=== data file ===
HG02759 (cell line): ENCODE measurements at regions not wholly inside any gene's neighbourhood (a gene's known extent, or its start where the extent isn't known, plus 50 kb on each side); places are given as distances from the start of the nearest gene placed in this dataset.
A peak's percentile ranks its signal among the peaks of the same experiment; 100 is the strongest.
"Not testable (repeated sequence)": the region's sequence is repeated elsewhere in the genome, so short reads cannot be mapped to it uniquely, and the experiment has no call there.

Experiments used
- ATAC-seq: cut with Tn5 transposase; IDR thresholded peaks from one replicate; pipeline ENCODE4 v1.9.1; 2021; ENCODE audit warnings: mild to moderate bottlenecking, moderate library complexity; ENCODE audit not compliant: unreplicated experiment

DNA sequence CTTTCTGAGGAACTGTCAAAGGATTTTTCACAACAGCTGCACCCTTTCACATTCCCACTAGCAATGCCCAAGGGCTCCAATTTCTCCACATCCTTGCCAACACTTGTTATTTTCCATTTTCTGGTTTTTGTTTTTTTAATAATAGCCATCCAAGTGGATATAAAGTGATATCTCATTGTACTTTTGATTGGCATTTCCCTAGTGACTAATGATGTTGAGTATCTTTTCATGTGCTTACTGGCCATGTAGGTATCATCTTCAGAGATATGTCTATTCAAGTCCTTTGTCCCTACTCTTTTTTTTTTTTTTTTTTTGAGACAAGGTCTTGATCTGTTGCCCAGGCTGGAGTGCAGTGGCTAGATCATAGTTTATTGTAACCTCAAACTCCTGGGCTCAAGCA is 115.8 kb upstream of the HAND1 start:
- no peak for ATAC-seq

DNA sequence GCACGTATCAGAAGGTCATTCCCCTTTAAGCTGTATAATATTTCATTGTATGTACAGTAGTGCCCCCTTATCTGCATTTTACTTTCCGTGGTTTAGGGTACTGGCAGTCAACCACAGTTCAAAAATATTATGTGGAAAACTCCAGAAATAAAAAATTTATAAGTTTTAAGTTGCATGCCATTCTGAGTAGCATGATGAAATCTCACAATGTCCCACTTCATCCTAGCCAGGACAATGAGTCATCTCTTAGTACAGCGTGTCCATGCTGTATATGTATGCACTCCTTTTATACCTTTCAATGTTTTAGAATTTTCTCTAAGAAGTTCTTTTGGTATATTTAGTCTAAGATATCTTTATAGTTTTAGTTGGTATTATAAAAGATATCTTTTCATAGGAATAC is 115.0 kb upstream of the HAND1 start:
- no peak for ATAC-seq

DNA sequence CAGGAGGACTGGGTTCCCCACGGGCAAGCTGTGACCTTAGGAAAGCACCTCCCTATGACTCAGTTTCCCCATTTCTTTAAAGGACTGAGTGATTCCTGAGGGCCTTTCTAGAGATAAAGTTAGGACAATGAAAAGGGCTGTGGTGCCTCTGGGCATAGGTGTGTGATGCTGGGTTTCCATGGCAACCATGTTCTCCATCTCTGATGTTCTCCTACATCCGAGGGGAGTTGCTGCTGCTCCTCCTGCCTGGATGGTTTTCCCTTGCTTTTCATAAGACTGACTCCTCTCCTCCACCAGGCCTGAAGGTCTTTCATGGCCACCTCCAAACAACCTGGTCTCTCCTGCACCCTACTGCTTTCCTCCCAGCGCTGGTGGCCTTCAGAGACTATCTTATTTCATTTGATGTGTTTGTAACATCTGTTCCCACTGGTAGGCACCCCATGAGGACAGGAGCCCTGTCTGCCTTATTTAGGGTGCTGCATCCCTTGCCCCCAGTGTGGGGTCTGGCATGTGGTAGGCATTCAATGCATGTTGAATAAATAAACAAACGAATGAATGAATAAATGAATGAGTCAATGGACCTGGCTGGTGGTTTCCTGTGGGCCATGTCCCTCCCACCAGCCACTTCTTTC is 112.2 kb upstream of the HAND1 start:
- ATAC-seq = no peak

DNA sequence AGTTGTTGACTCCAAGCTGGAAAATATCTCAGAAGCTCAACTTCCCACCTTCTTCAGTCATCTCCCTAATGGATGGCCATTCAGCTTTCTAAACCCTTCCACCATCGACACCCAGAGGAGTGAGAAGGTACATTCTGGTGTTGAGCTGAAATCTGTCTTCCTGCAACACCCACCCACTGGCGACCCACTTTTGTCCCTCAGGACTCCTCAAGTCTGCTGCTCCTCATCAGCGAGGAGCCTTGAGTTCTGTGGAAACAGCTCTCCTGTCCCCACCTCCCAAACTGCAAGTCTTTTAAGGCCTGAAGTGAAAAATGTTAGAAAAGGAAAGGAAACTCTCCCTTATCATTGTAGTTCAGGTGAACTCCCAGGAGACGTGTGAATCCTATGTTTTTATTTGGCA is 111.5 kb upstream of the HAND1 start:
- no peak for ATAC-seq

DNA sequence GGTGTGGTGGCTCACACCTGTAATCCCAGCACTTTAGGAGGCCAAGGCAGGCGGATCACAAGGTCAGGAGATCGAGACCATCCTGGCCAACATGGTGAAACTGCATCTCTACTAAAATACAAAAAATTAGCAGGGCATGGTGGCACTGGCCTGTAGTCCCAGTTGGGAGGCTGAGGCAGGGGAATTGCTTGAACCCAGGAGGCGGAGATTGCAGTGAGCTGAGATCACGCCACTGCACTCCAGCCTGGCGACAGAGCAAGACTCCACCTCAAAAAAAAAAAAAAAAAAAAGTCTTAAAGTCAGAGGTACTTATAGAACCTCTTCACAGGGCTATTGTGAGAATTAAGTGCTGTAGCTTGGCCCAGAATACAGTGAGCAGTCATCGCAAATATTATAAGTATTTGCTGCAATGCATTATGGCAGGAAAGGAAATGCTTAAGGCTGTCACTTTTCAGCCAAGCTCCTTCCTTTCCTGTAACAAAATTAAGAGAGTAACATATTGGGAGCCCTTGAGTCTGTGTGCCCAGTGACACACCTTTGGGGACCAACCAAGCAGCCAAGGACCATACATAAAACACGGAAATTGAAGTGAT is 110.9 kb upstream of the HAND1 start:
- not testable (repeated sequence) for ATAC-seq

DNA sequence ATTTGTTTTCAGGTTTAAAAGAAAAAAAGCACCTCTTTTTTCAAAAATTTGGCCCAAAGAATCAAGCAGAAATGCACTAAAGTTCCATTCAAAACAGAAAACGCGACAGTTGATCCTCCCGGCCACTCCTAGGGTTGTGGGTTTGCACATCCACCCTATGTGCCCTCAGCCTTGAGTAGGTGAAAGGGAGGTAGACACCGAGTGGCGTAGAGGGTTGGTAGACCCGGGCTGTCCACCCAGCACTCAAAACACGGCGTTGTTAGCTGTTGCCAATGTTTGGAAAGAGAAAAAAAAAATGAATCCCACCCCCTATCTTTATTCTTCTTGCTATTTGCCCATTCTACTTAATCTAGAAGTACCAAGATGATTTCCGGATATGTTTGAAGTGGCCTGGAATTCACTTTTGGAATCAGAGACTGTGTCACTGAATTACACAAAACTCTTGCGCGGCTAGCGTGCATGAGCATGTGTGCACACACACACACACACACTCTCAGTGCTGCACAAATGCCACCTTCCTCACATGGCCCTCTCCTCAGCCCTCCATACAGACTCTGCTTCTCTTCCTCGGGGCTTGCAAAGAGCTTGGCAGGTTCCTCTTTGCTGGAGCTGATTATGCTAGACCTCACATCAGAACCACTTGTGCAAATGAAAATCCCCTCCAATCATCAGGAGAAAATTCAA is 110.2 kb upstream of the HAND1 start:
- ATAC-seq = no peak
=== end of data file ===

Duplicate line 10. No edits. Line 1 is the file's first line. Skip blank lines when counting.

DNA sequence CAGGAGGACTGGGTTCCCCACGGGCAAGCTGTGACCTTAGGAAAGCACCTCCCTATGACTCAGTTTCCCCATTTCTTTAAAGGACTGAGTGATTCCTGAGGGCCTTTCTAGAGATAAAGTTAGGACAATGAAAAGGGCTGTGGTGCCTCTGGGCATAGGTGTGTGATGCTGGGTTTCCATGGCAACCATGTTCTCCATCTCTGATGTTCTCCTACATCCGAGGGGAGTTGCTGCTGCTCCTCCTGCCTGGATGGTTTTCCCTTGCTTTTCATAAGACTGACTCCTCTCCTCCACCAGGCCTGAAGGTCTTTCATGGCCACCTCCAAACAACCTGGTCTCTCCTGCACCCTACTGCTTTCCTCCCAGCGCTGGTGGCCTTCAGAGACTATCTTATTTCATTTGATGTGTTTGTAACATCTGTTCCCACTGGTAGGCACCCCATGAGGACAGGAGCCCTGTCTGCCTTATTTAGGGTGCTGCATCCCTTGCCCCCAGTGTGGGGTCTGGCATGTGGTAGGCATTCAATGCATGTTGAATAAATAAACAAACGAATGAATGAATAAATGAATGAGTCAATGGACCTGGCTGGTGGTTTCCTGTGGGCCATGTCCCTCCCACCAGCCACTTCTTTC is 112.2 kb upstream of the HAND1 start: